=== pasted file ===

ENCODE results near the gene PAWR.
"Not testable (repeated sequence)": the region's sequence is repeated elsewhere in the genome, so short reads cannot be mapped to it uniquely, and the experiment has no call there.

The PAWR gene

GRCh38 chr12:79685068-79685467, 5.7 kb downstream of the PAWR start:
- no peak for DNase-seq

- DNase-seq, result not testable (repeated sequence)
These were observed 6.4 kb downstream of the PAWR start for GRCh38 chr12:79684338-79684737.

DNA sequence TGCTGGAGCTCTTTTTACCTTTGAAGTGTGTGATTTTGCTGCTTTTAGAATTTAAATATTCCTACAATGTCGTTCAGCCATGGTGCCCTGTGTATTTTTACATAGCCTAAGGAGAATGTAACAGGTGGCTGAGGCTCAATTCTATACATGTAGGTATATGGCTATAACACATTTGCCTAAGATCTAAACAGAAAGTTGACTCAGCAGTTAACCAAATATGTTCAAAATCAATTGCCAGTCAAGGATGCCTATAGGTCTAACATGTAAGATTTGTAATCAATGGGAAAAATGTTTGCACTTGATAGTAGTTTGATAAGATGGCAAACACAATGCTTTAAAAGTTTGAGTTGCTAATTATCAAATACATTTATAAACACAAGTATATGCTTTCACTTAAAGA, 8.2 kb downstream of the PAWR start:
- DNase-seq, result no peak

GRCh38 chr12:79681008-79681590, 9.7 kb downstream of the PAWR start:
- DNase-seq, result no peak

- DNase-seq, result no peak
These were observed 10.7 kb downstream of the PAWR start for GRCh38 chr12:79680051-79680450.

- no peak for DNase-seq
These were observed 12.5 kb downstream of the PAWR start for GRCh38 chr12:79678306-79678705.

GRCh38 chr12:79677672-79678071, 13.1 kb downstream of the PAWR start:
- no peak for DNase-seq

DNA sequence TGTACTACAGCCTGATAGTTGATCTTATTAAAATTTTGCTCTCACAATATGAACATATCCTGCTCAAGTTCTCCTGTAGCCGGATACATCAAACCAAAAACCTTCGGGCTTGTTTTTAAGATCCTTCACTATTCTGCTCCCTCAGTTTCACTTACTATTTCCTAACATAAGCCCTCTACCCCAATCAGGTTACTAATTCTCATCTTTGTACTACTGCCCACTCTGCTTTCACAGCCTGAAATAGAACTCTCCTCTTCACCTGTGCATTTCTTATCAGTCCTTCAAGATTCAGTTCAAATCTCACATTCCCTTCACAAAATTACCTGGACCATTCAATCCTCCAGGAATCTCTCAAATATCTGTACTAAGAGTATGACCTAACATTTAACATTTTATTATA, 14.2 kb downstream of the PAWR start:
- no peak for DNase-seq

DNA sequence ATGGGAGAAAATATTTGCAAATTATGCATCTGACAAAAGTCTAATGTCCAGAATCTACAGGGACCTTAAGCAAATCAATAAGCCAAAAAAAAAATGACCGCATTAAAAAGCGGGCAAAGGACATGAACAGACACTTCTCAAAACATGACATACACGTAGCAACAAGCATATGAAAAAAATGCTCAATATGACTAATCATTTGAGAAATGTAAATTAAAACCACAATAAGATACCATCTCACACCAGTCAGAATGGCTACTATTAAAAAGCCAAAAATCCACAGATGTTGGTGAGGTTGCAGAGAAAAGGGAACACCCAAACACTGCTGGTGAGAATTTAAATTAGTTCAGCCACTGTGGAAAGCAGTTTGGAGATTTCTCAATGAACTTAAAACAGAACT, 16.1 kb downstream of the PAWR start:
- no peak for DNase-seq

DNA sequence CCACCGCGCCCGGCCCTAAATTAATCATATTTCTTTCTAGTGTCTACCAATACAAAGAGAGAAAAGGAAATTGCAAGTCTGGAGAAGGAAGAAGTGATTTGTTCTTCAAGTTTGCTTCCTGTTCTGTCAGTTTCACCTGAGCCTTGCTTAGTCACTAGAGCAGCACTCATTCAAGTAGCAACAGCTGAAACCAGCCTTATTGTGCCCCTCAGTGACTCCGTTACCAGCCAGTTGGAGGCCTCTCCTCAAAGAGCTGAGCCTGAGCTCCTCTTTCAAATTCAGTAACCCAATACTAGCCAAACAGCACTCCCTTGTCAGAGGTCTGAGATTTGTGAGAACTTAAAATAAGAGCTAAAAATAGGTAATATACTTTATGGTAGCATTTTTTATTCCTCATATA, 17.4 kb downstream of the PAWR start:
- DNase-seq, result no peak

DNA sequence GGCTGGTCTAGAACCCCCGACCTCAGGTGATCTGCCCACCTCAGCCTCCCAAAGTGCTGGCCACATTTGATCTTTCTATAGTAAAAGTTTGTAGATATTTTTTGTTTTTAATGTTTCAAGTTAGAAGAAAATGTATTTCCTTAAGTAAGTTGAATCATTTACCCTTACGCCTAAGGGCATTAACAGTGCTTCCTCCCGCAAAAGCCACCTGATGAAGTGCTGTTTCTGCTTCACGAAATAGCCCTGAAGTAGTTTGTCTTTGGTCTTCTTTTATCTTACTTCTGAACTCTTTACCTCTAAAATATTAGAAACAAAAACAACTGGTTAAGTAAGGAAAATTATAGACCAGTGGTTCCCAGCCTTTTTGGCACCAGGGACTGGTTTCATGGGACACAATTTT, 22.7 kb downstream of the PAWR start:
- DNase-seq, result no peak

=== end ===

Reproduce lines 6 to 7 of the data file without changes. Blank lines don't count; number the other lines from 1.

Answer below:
- DNase-seq, result not testable (repeated sequence)
These were observed 6.4 kb downstream of the PAWR start for GRCh38 chr12:79684338-79684737.